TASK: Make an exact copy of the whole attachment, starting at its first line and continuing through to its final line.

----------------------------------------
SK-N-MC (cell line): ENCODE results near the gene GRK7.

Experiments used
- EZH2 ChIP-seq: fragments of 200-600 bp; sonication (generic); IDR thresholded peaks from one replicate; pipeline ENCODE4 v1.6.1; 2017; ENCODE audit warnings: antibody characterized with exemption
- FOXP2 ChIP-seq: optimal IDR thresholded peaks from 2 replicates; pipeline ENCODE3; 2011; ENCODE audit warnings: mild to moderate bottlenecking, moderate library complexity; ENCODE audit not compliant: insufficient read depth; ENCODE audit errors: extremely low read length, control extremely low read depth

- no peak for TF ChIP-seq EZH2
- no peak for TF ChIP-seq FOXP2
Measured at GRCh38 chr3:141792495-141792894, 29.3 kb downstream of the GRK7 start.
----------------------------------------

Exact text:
SK-N-MC (cell line): ENCODE results near the gene GRK7.

Experiments used
- EZH2 ChIP-seq: fragments of 200-600 bp; sonication (generic); IDR thresholded peaks from one replicate; pipeline ENCODE4 v1.6.1; 2017; ENCODE audit warnings: antibody characterized with exemption
- FOXP2 ChIP-seq: optimal IDR thresholded peaks from 2 replicates; pipeline ENCODE3; 2011; ENCODE audit warnings: mild to moderate bottlenecking, moderate library complexity; ENCODE audit not compliant: insufficient read depth; ENCODE audit errors: extremely low read length, control extremely low read depth

- no peak for TF ChIP-seq EZH2
- no peak for TF ChIP-seq FOXP2
Measured at GRCh38 chr3:141792495-141792894, 29.3 kb downstream of the GRK7 start.